BACK IN 1907, the ideological split in Indian politics was decided by the swing of a stiff Marathi slipper. Bal Gangadhar Tilak and his impatient supporters were tired of the somnolent speech-making in the imperial legislative council by the moderate faction of the Indian National Congress (INC). They decided to take matters in their hands and did that, literally. Much else was flung in Surat that year but at the end of it there was some ideological clarity. It was understood that the British Empire could not be countered with mere speeches.
More than a century has elapsed since that signal event. Much has changed since then and India’s political landscape bears no resemblance to that time. The diehard supporters of the Congress party, especially intellectuals, however, refuse to see these changes. In the days since the exit of Jyotiraditya Scindia, a stalwart of the party in Madhya Pradesh, there has been much hand-wringing. Some have lamented his “opportunism,” others have decried his quest for “power” and yet others said they would have been okay with his exit if, of course, he had not joined the Bharatiya Janata Party (BJP) and had formed an outfit of his own.
To put it mildly, these fantasies of the ‘microscopic minority’—and one can use the expression safely in its imperial British meaning—are delusional.
Ideologies do not exist in ether. They are lived ideas that need resonance with a people to remain relevant. From that perspective, centrism of the kind practised by the INC has lost its relevance. Since Independence, the Congress mastered the art of give-and-take among various electoral groups. This ‘art’ turned it into an electoral machine par excellence. But the cost of doing that was a steady erosion of its pre-Independence ideological moorings. Secularism turned into nothing more than pandering to a vote bank; socialism turned into a crude device for redistribution and, depending on your outlook, a cloak for import substitution.
Today, the BJP has cleverly positioned itself politically on the plank of nationalism; economically, it remains redistributive at its core. This leaves very little space for existing political formations. The only options left are either to pander to caste or some vague regional sentiment. Even the latter is hard to stabilise in electoral terms.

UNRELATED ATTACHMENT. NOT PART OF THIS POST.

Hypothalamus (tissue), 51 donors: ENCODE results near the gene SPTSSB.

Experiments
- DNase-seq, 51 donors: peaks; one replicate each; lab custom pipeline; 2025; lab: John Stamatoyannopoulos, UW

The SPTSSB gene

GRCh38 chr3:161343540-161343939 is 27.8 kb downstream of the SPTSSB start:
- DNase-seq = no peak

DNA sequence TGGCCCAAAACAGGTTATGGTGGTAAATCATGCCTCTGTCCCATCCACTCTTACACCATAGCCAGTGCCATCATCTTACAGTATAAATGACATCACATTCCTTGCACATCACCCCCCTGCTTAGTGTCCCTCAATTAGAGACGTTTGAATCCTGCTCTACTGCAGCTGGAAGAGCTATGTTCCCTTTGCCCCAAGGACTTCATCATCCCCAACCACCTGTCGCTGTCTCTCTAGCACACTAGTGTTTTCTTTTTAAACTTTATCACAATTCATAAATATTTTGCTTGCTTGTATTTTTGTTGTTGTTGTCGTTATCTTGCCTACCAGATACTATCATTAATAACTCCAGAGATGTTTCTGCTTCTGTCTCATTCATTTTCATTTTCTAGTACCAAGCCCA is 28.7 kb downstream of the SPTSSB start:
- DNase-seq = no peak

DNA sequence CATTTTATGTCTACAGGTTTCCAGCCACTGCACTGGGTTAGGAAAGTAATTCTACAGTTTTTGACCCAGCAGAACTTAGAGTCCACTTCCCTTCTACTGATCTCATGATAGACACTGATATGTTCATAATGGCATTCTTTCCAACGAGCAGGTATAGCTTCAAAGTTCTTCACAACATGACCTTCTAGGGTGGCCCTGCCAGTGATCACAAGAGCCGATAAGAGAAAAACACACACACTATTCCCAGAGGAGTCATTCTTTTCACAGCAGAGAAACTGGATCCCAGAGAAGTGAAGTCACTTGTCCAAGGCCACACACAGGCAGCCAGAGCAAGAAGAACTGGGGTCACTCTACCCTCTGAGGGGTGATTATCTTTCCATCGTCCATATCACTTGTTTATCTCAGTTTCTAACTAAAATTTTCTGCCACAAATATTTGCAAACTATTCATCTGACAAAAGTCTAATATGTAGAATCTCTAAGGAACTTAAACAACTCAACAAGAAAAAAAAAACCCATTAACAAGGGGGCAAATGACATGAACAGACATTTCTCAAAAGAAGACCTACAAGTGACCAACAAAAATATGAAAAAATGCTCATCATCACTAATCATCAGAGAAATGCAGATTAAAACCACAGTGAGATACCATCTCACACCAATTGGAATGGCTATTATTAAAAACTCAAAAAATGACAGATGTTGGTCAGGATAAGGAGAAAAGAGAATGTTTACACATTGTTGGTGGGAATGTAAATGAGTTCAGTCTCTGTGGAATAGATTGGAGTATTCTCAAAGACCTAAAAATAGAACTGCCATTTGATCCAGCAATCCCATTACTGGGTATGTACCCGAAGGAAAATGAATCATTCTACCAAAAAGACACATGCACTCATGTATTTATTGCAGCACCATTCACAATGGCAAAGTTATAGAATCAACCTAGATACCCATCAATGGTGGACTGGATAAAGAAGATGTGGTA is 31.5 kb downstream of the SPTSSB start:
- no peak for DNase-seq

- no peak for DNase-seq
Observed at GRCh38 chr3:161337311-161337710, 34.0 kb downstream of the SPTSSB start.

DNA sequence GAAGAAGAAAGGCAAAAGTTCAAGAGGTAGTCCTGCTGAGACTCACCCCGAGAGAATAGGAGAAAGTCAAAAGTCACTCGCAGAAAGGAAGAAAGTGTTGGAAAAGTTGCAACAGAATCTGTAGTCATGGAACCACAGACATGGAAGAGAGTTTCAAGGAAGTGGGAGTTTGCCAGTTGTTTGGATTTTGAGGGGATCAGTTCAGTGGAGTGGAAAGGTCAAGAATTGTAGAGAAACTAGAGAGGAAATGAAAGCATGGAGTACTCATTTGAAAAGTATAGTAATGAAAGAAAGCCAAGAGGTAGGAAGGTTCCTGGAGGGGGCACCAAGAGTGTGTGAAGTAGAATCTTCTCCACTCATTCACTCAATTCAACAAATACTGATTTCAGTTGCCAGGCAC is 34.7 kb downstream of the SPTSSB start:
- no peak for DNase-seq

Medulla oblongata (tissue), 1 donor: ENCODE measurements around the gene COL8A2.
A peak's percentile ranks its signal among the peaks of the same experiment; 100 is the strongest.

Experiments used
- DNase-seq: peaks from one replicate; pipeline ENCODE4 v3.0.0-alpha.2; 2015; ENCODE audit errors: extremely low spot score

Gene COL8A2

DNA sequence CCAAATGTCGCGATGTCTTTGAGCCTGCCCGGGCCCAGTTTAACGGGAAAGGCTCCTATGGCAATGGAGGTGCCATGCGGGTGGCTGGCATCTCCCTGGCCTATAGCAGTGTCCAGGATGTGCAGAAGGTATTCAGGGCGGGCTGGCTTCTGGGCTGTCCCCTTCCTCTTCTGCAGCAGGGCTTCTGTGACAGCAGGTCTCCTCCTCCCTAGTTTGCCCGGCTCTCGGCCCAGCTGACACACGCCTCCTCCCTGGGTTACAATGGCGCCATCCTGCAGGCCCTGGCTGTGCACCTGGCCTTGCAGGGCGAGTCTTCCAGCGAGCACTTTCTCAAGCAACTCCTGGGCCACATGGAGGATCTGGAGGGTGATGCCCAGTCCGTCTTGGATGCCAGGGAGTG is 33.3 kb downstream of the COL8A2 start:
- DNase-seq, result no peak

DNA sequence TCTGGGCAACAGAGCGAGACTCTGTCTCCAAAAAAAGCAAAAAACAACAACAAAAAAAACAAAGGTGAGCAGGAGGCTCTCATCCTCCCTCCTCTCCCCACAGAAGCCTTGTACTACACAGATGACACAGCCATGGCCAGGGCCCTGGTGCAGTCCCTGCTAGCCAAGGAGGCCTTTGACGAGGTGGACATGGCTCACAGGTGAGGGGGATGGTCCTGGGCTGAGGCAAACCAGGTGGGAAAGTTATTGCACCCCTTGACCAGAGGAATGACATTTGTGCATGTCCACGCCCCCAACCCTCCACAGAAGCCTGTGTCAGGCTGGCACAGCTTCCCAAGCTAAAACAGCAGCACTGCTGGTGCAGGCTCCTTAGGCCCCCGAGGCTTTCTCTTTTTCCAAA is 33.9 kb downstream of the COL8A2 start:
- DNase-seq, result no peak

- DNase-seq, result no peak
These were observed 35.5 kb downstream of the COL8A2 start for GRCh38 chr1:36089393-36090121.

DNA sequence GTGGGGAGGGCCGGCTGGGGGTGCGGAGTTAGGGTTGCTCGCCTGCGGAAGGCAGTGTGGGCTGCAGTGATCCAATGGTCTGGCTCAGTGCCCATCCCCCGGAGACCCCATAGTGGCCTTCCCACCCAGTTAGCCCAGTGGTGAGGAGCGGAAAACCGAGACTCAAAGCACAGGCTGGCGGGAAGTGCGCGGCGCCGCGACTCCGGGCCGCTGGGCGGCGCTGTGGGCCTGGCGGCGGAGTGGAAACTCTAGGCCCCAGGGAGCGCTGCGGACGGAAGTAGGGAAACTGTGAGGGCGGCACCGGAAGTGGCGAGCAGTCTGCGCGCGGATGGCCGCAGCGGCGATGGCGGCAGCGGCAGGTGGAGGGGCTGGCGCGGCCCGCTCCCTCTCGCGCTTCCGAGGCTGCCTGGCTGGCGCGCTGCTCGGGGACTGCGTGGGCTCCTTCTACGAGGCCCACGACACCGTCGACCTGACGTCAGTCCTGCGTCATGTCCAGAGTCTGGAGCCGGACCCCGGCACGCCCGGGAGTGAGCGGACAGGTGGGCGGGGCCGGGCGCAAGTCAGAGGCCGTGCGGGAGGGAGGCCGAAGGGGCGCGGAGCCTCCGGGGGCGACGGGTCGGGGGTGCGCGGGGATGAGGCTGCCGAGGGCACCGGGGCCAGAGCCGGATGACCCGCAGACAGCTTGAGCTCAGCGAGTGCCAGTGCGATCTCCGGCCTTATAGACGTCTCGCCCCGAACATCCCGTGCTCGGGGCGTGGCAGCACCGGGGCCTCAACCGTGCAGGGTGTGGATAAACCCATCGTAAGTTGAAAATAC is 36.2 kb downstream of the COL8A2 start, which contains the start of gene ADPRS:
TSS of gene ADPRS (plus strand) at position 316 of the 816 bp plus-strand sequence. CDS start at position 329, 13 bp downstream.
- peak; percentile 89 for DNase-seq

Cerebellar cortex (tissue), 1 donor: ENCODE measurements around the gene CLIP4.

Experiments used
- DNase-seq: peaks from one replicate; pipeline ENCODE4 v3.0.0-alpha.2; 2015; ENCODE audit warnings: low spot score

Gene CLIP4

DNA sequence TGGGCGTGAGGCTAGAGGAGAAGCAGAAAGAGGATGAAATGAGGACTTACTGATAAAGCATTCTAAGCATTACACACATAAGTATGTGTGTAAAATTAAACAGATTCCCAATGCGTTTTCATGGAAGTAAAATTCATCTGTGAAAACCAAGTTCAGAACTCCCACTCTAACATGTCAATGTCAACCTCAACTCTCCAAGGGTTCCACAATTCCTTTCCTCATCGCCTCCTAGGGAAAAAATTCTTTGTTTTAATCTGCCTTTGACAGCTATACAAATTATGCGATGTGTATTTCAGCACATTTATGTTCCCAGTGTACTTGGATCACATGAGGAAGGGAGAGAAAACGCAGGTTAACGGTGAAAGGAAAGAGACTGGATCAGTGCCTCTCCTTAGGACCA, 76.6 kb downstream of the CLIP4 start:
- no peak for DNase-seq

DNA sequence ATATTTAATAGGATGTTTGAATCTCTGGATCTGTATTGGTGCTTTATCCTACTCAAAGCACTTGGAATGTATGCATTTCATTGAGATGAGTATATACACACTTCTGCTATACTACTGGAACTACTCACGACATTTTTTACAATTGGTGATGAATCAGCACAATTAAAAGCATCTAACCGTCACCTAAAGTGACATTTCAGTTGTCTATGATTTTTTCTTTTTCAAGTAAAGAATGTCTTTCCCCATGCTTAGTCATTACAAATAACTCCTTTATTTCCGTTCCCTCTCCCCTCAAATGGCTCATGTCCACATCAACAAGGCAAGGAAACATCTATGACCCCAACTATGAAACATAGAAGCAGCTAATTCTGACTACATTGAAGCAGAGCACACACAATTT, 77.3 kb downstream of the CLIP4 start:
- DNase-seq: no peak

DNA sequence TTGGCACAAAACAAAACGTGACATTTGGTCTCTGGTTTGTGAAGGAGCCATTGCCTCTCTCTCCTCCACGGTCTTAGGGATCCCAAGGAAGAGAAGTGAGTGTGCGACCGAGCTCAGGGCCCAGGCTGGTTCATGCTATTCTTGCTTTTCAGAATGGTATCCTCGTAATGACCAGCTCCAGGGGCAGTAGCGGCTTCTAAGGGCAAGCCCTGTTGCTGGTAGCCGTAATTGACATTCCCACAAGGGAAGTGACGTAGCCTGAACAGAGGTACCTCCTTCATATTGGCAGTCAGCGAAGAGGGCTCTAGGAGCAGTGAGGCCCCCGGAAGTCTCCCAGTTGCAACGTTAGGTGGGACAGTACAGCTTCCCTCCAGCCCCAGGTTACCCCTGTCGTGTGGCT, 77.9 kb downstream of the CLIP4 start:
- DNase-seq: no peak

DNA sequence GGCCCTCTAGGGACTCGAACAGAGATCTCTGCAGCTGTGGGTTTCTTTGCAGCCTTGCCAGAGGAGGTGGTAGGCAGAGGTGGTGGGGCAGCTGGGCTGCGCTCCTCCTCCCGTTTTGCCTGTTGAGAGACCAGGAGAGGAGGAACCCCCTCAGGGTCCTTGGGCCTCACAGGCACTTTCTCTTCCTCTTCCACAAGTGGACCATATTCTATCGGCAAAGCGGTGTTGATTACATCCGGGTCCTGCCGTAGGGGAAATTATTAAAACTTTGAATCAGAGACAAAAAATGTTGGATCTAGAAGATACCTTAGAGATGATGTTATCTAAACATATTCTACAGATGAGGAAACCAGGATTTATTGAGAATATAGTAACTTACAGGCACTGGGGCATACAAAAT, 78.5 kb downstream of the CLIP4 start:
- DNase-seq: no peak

It is not surprising that calls for a new ‘split’ in the Congress remain undefined in ideological terms. It is one thing to say that leaders like Scindia should form a new party based on a new ideology but a wholly different matter to specify what that ideology should be. Twitterspeak is one thing; the real world is cruel. The Scindias of the world know that.
Then there is the other matter of how many ideologies can there be. The normal classification before the great recession of 2008 along the Left-Right axis, in theory, allowed for an infinite and malleable combination around the centre of that axis. For the last 50 years, political theorising explored virtually every exotic option that could be devised. Ultimately, the post-1991 consensus was that centrism suited everyone. The liberals loved it as did the minorities in every country where the ballot could be exercised. The trouble was that it was an engineered option and not a natural one. One could take key minorities, a thin slice of the majority—however defined: White, Hindu, Russian, whatever—and some deft ideological massaging to concoct an electoral brew. That lasted a good quarter century. It turned toxic by 2015.
The trouble for intellectuals everywhere is that they don’t have to fetch votes and when they do, they fail spectacularly. Then they go back to the same chants of “return, return, return…” spouted endlessly in op-eds and lecture circuits. In the meantime, peoples, parties and leaders have moved on. There is a solid ideological anchoring everywhere in the world, one that cannot be wished away. It goes by the name of nationalism. This is all the more bitter for the intellectuals. Unlike most isms, nationalism has not produced any grand theorists like Marx but is more or less a folk theory, one that ordinary people reach out to instinctively.
Scindia understood this much before he abandoned the Congress. He knew what the Indian masses thought about Article 370 and said as much when he came out in its support. The GOP of Indian politics could not understand that, nor could its intellectual backers. That is the ideological corner that needs a hard rethink. Not nationalism.